discretion
dis·cre·tion /dis-'kre-shən/ n: power of free decision or latitude of choice within certain bounds imposed by law
reached the age of discretion
struck down death penalty provisions administered through unbridled jury discretion — L. H. Tribe: as
a: the power of a judge to use his or her own judgment in making decisions guided by what is fair and equitable and by principles of law see also abuse of discretion
b: the power of a public official or employee to act and make decisions based on his or her own judgment or conscience within the bounds of reason and the law

Merriam-Webster’s Dictionary of Law. . 1996.

discretion
I (power of choice) noun analysis, appraisal, assessment, choice, consideration, contemplation, decision, designation, determination, discrimination, distinction, election, evaluation, examination, free decision, free will, freedom of choice, liberty of choosing, liberty of judgment, license, option, optionality, permission, pick, power of choosing, review, right of choice, sanction, selection, self-determination, suffrage, suo arbitrio, volition, will associated concepts: absolute discretion, abuse of discretion, administrative discretion, arbitrariness, capriciousness, certiorari, judicial discretion, legal discretion, mandemus, prohibition, unreasonableness foreign phrases:
- Optima est lex quae minimum relinquit arbitrio judicis; optimas judex qui minimum sibi. — That is the best system of law which leaves the least to the discretion of the judge, that judge is the best who leaves the least to his own discretion
- Optimam esse legem, quae minimum relinquit arbitrio judicis; Id quod certitudo ejus praestat — That law is the best which leaves the least discretion to the judge; this is an advantage which results from its certainty
- Optimus judex, qui minimum sibi. — He is the best judge who leaves the least to his own discretion.
- Quam longum debet esse rationablle tempus non deflnltur in lege, sed pendet ex discretione justiclarlorum. — How long a reasonable time ought to be is not defined by law, but is left to the discretion of the judges
- Quam rationabilis debet esse finis, non definitur, sed omnibus circum stantiis inspects pendet ex justiclariorum discretione. — What a reasonable fine ought to be is not defined, but is left to the discretion of the judges, all the circumstances being considered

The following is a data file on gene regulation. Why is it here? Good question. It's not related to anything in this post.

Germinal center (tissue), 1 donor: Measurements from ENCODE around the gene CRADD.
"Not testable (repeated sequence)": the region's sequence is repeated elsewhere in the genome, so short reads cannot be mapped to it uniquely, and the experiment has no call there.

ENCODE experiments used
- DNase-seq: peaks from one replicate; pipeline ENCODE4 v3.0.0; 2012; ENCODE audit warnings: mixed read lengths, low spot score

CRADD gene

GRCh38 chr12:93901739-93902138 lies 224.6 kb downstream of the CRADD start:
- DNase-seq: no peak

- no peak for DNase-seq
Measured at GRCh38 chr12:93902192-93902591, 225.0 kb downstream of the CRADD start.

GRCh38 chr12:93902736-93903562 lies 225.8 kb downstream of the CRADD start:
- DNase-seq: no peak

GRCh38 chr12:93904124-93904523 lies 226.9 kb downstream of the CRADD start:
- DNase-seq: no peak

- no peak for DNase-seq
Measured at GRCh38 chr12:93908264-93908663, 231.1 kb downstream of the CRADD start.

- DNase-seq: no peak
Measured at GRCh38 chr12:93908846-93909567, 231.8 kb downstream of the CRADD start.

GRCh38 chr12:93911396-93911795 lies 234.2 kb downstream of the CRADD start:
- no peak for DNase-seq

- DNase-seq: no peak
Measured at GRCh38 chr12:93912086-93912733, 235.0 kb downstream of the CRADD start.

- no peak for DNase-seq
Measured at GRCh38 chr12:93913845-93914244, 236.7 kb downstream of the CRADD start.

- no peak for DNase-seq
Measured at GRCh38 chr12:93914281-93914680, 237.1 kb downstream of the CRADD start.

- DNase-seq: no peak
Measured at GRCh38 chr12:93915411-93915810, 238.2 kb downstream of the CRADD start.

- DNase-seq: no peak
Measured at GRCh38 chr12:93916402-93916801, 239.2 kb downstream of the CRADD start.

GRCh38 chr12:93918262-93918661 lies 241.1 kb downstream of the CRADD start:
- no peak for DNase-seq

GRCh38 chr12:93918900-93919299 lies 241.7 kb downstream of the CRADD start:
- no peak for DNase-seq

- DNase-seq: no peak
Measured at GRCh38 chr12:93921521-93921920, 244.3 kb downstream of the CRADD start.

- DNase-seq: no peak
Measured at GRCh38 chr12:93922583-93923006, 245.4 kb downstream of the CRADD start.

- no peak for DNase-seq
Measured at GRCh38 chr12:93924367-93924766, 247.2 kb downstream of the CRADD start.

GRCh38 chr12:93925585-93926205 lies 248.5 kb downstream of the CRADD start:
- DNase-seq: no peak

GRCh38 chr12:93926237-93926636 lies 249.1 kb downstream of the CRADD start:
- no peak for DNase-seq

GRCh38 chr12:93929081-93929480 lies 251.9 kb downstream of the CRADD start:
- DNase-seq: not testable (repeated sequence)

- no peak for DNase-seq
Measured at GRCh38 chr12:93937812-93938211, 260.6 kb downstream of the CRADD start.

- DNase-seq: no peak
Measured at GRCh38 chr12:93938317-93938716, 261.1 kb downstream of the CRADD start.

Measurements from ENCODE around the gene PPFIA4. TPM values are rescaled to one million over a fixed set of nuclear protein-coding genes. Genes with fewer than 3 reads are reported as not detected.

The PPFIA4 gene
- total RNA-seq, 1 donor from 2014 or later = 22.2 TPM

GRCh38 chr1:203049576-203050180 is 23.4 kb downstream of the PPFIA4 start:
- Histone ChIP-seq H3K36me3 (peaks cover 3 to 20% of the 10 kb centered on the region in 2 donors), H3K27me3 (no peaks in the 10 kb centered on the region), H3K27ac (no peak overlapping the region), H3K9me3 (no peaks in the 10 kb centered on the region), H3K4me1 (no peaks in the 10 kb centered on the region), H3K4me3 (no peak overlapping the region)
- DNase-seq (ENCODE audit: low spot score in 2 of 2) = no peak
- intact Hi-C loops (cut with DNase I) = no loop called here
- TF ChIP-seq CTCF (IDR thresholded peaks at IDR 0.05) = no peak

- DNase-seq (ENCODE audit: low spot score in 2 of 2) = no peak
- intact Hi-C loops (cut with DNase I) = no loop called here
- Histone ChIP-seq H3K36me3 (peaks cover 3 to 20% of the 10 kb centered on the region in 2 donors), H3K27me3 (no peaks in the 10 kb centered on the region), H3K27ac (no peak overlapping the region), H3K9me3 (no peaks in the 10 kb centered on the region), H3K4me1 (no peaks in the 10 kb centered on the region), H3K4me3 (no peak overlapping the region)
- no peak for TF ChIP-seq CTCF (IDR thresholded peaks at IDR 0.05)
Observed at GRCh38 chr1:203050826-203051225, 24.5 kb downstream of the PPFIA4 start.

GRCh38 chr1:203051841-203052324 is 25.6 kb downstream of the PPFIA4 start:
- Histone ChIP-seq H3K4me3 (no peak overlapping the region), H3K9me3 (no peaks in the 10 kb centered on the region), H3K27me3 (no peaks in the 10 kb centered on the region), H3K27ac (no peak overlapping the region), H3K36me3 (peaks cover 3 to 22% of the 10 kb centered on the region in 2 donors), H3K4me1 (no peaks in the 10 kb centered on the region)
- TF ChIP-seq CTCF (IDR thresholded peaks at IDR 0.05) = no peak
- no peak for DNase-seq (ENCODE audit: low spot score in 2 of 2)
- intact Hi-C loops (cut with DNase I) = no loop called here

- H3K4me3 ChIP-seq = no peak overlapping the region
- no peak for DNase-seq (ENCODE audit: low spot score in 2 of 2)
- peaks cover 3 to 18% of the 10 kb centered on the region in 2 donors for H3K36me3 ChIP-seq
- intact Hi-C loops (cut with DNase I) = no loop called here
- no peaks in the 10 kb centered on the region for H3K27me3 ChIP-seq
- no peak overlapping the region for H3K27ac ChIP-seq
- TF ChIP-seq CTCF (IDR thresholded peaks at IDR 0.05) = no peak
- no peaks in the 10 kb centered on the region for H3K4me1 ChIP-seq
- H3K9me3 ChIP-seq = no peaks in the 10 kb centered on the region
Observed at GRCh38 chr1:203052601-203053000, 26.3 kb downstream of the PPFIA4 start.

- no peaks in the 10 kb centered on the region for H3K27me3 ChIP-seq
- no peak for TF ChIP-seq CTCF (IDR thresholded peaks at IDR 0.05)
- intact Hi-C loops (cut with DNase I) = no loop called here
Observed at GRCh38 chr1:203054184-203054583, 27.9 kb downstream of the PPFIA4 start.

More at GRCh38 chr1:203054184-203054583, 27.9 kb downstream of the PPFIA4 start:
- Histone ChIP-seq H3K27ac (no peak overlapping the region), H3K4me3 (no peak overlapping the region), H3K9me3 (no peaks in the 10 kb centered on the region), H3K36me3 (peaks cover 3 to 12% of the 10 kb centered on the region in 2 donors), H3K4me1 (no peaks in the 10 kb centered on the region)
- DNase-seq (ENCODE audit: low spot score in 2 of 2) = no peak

II (quality of being discreet) noun ability to get along with others, acuteness, aesthetic judgment, appreciation, appreciativeness, art of negotiating, artful management, artfulness, artistic judgment, attention, care, carefulness, caution, cautiousness, chariness, circumspection, circumspectness, cleverness, competence, concern, considerateness, consideration, craft, deftness, deliberation, delicacy, diplomacy, discernment, discreetness, discriminating taste, discrimination, discriminatory powers, distinction, expertness, facility, finesse, good sense, guardedness, heed, needfulness, insight, intuition, iudicium, judiciousness, mature responsibility, maturity, mindfulness, nicety, particularness, perception, perspicacity, polish, precaution, presence of mind, providence, prudence, prudentia, qualification, quick judgment, refined discrimination, refinement, regard fulness, resourcefulness, safeguard, sagacity, sagesse, savoir faire, sensitiveness, sensitivity, sharpness, shrewd diagnosis, shrewdness, skill, sound judgment, sound reasoning, statesmanship, strategy, subtlety, sympathetic perception, tact, tactfulness, taste, technique, thoughtfulness, wariness, watchfulness, wisdom associated concepts: absolute discretion, abuse of discretion, administrative discretion, discretion to set aside a judgment, improper exercise of discretion, judicial discretion, prosecutorial discretion, sound discretion foreign phrases:
- Dlscretio est scire per legem quid sit fustum. — Discretion consists in knowing through the law what is just
III index alternative (option), call (option), choice (alternatives offered), diagnosis, discrimination (good judgment), franchise (right to vote), latitude, option (choice), preference (choice), prudence, reason (sound judgment), referendum, volition

Burton's Legal Thesaurus. . 2006


discretion
n.
(1) Independent judgment; freedom and authority to decide how to act; the power given to public officials to act independently in fulfilling their duties.
(2) The ability to recognize the difference between right and wrong.
(3) Prudence; cautiousness; circumspection.
adj.
discreet See also abuse of discretion

The Essential Law Dictionary. — Sphinx Publishing, An imprint of Sourcebooks, Inc. . 2008.


discretion
The power of a judge, public official, or private party to make decisions based on his or her opinion within general legal guidelines. Discretion is often granted under a contract, trust, or will. Examples: